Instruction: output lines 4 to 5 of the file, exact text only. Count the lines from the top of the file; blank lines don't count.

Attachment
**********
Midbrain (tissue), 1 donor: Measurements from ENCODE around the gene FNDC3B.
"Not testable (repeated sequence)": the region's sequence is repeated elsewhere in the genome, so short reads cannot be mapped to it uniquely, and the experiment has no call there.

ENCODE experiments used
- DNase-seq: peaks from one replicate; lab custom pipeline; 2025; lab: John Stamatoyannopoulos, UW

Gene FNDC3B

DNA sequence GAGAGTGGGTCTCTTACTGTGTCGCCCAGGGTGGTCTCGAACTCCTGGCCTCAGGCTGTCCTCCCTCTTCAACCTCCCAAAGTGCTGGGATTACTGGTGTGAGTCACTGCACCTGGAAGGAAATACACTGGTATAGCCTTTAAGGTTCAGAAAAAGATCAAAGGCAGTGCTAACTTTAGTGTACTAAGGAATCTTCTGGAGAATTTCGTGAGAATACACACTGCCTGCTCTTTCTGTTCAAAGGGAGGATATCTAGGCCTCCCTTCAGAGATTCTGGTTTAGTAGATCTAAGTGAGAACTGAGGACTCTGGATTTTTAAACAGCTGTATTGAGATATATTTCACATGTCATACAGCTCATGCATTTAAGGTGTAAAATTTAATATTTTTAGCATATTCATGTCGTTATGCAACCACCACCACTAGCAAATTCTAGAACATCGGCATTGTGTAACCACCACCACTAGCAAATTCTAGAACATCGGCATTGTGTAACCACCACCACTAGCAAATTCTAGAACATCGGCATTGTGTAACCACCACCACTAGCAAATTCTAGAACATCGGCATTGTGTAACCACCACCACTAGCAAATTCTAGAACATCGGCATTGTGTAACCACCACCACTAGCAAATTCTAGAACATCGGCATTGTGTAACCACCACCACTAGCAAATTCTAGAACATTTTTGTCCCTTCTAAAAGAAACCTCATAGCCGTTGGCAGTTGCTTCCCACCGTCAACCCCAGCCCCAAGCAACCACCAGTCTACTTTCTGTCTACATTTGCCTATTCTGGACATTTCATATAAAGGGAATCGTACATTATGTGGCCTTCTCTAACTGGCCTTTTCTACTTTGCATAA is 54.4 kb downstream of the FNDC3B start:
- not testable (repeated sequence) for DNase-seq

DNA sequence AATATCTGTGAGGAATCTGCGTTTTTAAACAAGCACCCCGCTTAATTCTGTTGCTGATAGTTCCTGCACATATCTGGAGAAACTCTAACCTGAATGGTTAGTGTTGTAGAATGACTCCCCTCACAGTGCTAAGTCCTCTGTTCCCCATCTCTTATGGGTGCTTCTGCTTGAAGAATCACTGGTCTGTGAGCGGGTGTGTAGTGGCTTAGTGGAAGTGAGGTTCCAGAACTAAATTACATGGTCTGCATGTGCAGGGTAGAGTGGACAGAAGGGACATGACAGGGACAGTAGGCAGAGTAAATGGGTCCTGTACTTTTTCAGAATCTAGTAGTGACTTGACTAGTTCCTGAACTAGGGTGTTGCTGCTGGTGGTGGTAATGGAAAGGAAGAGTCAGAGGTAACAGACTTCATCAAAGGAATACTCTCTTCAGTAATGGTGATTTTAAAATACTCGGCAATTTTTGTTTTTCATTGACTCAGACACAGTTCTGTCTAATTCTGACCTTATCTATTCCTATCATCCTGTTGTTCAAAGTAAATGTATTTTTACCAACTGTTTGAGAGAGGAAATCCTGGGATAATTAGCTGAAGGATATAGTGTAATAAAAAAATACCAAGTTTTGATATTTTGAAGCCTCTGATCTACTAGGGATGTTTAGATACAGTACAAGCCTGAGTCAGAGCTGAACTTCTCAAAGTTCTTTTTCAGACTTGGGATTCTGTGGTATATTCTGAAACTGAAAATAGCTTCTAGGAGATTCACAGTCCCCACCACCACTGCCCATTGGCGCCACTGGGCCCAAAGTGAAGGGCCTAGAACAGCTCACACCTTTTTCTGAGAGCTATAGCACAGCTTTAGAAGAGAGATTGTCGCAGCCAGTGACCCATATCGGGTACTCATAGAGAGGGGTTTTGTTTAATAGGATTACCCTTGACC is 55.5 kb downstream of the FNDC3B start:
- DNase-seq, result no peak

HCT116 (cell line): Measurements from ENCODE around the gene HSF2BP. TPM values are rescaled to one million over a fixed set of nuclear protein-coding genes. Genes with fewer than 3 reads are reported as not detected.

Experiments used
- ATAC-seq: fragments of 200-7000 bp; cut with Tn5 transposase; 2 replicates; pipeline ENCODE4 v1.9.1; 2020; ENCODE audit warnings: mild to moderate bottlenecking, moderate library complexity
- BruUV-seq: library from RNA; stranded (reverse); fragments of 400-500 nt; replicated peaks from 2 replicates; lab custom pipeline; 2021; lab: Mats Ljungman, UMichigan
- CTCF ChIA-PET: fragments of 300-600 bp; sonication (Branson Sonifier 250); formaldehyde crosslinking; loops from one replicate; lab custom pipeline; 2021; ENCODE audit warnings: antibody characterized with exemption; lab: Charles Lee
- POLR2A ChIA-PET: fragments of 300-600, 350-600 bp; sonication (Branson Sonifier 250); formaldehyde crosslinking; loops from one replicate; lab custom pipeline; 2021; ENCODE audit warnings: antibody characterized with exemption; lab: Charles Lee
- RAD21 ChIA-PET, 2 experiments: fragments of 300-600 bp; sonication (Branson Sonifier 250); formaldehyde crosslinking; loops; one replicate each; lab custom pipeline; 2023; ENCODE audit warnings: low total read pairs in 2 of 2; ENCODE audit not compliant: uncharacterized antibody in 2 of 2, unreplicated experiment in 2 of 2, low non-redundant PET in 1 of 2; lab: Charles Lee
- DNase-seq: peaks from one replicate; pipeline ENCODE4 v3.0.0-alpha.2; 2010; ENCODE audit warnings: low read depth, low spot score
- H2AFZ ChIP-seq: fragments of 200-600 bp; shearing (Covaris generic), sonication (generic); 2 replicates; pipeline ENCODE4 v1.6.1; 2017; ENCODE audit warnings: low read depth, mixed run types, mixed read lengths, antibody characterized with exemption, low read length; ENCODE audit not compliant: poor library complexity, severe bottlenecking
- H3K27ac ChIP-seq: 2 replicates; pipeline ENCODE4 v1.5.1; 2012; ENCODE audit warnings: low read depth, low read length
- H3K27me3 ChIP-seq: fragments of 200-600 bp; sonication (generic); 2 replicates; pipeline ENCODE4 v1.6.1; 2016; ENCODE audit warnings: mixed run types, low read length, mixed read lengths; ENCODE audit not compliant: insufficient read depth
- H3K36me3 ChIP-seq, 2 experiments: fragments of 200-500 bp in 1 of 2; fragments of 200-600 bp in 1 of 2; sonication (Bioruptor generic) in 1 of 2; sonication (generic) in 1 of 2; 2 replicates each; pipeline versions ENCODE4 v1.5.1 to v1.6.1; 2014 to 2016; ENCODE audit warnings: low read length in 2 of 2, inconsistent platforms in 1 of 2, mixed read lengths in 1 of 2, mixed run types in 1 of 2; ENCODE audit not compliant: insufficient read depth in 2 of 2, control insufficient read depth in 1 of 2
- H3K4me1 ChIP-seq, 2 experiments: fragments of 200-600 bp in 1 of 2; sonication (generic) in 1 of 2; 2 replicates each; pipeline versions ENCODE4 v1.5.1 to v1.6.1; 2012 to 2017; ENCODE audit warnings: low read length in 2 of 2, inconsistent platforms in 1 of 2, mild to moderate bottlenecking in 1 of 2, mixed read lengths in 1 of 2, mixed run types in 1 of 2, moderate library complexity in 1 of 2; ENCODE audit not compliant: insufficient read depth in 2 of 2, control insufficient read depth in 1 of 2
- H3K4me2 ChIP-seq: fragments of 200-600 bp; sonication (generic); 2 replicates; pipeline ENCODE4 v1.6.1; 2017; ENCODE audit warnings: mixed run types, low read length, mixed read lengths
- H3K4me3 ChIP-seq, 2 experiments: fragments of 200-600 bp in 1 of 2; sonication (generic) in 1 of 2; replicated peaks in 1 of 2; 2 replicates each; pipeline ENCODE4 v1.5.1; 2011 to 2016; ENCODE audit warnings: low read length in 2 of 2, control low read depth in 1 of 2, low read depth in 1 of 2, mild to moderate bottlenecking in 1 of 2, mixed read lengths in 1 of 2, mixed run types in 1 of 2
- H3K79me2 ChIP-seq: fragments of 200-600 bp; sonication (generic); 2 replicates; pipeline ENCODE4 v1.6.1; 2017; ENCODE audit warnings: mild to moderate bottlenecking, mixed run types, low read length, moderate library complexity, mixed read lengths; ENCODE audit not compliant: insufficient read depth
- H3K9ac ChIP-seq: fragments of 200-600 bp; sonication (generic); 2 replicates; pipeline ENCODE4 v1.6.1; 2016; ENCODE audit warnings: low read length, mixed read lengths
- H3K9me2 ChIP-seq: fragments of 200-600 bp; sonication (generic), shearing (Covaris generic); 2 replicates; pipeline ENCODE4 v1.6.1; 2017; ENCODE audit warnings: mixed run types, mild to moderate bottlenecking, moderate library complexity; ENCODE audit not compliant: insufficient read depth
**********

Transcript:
- DNase-seq: peaks from one replicate; lab custom pipeline; 2025; lab: John Stamatoyannopoulos, UW

Gene FNDC3B